As part of our mission to provide innovative and accessible lifelong learning opportunities that support individual, organizational and community development, our School does a variety of work assisting social, political and economic growth. Discover examples of current projects assisting refugees, youth and a variety of underserved populations by clicking below.
Center for Consumer Affairs
The Center for Consumer Affairs serves consumers in Wisconsin and across the nation by helping individuals, businesses, trade associations and lawmakers to make better informed decisions through various activities. Past examples include a survey of consumer perceptions on using electronic funds transfers; employer preferences for child care options; and consumer attitudes toward uninsured motorists.
Center staff are regularly consulted by policy makers, consumer organizations, governmental agencies, individual businesses and various trade associations. Special focus is given to the examination of fair and legal advertisements throughout the auto industry, ensuring consumers are protected from false claims and promises.
For more information, contact: Liza Longhini, Director of the Auto Advertising Standards Program, firstname.lastname@example.org, 414-227-3252
Center for Urban Community Development
The Center for Urban Community Development creates innovative, accessible lifelong learning opportunities with a focus on capacity building among diverse central city populations that are often underserved and underrepresented in areas of education and employment as well as in social, political and economic development.
The focus of our educational programs is to address community issues that are identified in collaboration with neighborhood residents, local leaders and officials from both the public and private sectors.
Our strategy is to build partnerships that link underserved residents with local schools, agencies, public officials, and local businesses and employers. We then assist in designing and implementing community initiatives that engage the partners in working together for positive community change. The process includes custom-designed classes, seminars, conferences and service learning activities that combine classroom learning with community action projects. Participants can earn continuing education units or university credits that count toward a college degree.
Many find our programs to be excellent opportunities to test their readiness in starting a college career, resuming a degree program or building a record of continuing education units.
- Teachers Professional Development Training
- Trauma Counseling
- Understanding Cultural Competency
- Wisconsin Women Training Institute
For more information, contact:
Devarati Syam, Researcher & Director, email@example.com, 414-227-3232
Pa Vang, Program Director, firstname.lastname@example.org, 414-227-3277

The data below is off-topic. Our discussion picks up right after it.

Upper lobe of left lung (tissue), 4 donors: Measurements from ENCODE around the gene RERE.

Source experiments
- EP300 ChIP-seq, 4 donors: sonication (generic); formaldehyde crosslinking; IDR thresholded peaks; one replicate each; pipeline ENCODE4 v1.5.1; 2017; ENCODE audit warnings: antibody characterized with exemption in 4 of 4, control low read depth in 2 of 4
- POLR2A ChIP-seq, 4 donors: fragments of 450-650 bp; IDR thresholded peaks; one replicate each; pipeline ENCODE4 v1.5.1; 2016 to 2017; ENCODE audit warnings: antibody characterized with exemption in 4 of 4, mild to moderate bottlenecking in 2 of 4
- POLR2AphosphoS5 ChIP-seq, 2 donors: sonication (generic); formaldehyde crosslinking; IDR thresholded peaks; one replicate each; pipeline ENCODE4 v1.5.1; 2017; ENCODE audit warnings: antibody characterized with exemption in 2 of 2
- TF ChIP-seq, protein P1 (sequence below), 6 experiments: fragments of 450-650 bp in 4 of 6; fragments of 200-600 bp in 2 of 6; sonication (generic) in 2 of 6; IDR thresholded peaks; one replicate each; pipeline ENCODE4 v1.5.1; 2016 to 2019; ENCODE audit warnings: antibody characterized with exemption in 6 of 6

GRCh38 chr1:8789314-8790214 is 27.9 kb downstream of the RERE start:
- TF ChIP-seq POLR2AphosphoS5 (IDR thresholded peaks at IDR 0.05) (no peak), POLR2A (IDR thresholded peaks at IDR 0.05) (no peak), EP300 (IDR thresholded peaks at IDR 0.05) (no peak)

Ekua Paulette Bangura, Faculty Associate, email@example.com, 414-227-3281
Elvira T. Asuncion, Program & Operations Director, firstname.lastname@example.org, 414-227-3166
Center for Workforce Development
The Center for Workforce Development works with a wide array of university, business and community partners to research, build and implement development strategies that increase worker skills in the southeast region of Wisconsin.
The Center generates new approaches to building a quality workforce by engaging in active research, study and participation with Workforce Development stakeholders while maintaining involvement in a variety of initiatives,including:
- Creating industry-specific training for jobs that are likely to develop in the changing economy. The Center works with partners from industry, educational institutions and government to analyze needs and offer classes, certificates and degrees to improve the workforce
- Exploring the underlying changes in the economy and what they mean for individual workers and employers
- Examining specific growth industries and developing insights into the skills and knowledge needed by the workforce that will help these industries grow
For more information, contact: Sammis White, Associate Director and Director of Workforce Development, email@example.com, 414-227-3203.
Employment and Training Institute
The Employment and Training Institute partners with local and state governments, schools, nonprofits, community organizations, and national agencies to address the workforce and education needs of low-income and unemployed workers and their families through applied research, policy development, community education, and technical assistance.
Current ETI work is tackling some of the most serious employment and poverty issues facing the city and state: mass incarceration of black males, prison and jail barriers to employment, driver’s license needs of workers, and socio-economic conditions impacting children and families. Recent examples of ETI community engagement impacts include:
- Two bipartisan state legislative committees have been established to deal with the problems of mass incarceration in Wisconsin.
- The Milwaukee County Circuit Courts are working to address racial disparities in criminal justice as impacting residents of color.
- The Milwaukee Area Workforce Investment Board is using ETI research to support increased driver’s licensing and recovery programs for local workers.
- United Way of Greater Milwaukee and Waukesha County, Milwaukee Public Schools, Wisconsin Community Services, and ETI are collaborating on initiatives to restore driver’s education to Milwaukee high schools.
- Innercity Milwaukee clergy have created a “53206 Initiative” to address imprisonment, reentry, and employment issues for ex-offenders in the 53206 zip code.
- WUWM produced an award-winning six-month series on “Black Men in Prison,” covering incarceration of black males in Milwaukee.
Institute reports are available at uwm.edu/ETI.